Earlier this year, I was diagnosed with cataracts. My right eye was the worst so that was the obvious candidate for immediate surgery. Unfortunately, Mary and I were getting ready to leave for the summer and the doctor didn’t have any openings until September. Since I felt very comfortable with Dr. Patel, I opted to wait until we returned to Arizona. Surprisingly, the right eye deteriorated at an accelerated pace and by the time I got back, my right eyesight was severely compromised.

Today, 2 days after surgery, my right eye seems to have healed well and I’ve noticed an amazing difference. To show you, instead of just telling you, I prepared the photo below. The left side is what my uncorrected left eye sees. This effect uses a Photoshop Warming Filter 85 plus a small curves and desaturation adjustment. The effect is a bit exaggerated to make it easier to see but pretty close to what my uncorrected left eye sees versus my corrected right eye.

cataract

To me, the colors before surgery appear as if I had set the wrong white balance and slightly underexposed the image. There’s a slight yellow/orange cast compared to the corrected right eye.

So, if you’re of “a certain age” (code word for old,) you might want to have your eyes checked for cataracts. As you can see, editing and correcting colors can be a crapshoot with cataracts. Of course, everyone is different and every surgical procedure has risk so be sure to carefully discuss your options with your doctor.

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Yongnuo YN14-EX-C Ring Flash Review

by on Sep.11, 2016, under Articles, Lightroom, Monday Morning Tips, Photos

Another Yongnuo Flash Review!

Those who have followed my blog for a while (Thank you!) have read my previous posts about Yongnuo flashes and probably wondered if I have a financial stake in the company. My glowing reviews of the YN685 Canon E-TTL compatible flashes and Yongnuo 622 triggers even embarrassed me at times because I came off like some paid shill. So far, the Yongnuo flashes (I now own three) and triggers have proven to be reliable, durable and well built.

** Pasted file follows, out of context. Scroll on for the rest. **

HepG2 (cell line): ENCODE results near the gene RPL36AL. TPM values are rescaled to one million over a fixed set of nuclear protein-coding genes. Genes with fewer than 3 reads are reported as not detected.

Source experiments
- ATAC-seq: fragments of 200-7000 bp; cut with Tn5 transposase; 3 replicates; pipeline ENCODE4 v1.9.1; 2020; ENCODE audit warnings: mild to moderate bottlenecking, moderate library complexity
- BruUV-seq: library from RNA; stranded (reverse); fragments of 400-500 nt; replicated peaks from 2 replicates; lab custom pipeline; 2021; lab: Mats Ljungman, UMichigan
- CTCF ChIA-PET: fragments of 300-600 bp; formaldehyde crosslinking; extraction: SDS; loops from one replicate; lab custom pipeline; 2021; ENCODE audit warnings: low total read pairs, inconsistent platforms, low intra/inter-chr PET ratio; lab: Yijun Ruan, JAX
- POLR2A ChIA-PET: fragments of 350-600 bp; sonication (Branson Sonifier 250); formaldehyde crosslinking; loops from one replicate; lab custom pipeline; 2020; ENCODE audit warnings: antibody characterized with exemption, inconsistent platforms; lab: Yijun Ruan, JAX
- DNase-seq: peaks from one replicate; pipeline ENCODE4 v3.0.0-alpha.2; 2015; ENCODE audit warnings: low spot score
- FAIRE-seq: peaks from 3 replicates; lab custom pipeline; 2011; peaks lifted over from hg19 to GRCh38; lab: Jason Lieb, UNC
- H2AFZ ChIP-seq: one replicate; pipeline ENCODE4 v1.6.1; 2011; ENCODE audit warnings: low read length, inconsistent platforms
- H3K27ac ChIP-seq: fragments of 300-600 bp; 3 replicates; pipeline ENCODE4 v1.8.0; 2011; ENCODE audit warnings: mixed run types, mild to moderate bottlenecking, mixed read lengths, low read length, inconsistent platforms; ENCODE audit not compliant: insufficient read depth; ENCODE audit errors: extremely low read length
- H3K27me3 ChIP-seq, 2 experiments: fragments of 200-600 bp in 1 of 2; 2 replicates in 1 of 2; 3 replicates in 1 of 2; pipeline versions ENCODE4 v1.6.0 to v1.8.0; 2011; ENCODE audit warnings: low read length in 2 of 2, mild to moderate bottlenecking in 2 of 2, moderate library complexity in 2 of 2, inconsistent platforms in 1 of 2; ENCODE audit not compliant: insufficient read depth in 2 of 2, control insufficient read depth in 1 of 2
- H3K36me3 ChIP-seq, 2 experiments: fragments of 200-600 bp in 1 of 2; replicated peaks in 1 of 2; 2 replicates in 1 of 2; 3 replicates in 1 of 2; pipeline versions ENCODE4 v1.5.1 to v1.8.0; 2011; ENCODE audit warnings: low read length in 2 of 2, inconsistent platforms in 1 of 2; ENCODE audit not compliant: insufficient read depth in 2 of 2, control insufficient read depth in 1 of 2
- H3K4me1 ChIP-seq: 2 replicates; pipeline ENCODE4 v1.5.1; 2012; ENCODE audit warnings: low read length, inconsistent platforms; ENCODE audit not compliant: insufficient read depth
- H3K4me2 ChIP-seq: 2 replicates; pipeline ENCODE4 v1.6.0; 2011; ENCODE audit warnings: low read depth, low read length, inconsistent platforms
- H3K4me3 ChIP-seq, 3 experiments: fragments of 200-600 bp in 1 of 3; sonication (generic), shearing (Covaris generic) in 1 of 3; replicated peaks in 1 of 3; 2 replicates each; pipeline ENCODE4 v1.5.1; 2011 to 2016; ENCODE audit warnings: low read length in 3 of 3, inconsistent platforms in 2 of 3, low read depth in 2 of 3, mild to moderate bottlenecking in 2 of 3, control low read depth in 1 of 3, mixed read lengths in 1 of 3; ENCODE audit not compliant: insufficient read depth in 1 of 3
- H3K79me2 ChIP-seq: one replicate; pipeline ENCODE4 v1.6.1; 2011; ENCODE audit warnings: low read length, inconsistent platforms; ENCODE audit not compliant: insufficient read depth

When I needed a ring flash for macro work, I turned to the Yongnuo YN14-EX-C. At $99 from B&H, it was too good to pass up compared to the Canon MR-14EX II for $499. My first impressions are that it’s quite well built. I’ll update this post if I find the build quality is an issue. Of course, build quality is secondary to light quality so let’s first look at “real” photos.

extreme_bug-101 extreme_bug-102 extreme_bug-103 extreme_bug-104

The 1st and 3rd photos are originals of my “model” Ms Stick, as in Western Walking Stick bug common in Arizona. This pretty specimen was hanging around our back porch so I enlisted her assistance in producing this MMT (Monday Morning Tip.) I forgot to make a photo of the entire bug to give you some idea of it’s size but the head is no more than 1.5mm to 2mm across so it’s a small critter. BTW, Ms Stick was not injured in the process of making these photos. I did, however, put her in the refrigerator for 30 minutes to sedate her.

The 2nd photo is a crop of its eye. The photo was made with THIS setup. I didn’t want to “nuke” the bug so I dialed back the ring flash to 1/32 power and opened the aperture to f/2.8. It probably didn’t make a huge difference but notice the extremely shallow DoF. The 4th photo is a crop of the mandible from the 3rd image showing fine hairs.

In both images, the light was even and smooth. I didn’t get a chance to experiment too much as the bug was recovering from its cold-induced stupor and I didn’t want to stress it again. Bottom line, I think the Yongnuo YN14-EX-C ring flash is an excellent device for $99.

The flash supports both Canon E-TTL and Manual Mode. I prefer Manual (M) because it gives finer control over the lighting but when using Ratios in E-TTL, I can quickly dial in adjustment using FEC (Flash Exposure Compensation.) One offers better control while the other is more convenient. It also supports 2nd Curtain, FEB (Flash Exposure Bracketing) and has Modeling Lights.

These are photos of a US nickel coin. The 1st one is with the YN14 set to E-TTL (Auto) and ratio set to 1:1. This will probably be the last photo I ever make in E-TTL. Compare this to the 2nd photo where I set it to Manual and dialed in the power I wanted. I think you’ll agree the manual setting has better contrast.

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These next two demonstrate the advantage of independent control over the left and right sides. Notice how the shadow along the rim shifts from left to right depending on which side is stronger. This helps emphasize important features on your subject.

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This 3rd set was made with the Canon 100/2.8 plus all 3 Kenko extension tubes for a maximum of 68mm. The total magnification is now about 1:1.7. This set really shows the difference between a 1:1 flash and a 2:1 flash. The 1:1 is great for illustration or forensic purposes while the shadowed one is preferred for artistic purposes. The ratios can be as much as 1:8 or 8:1 depending on how much shadow you want.

coins-105e coins-106f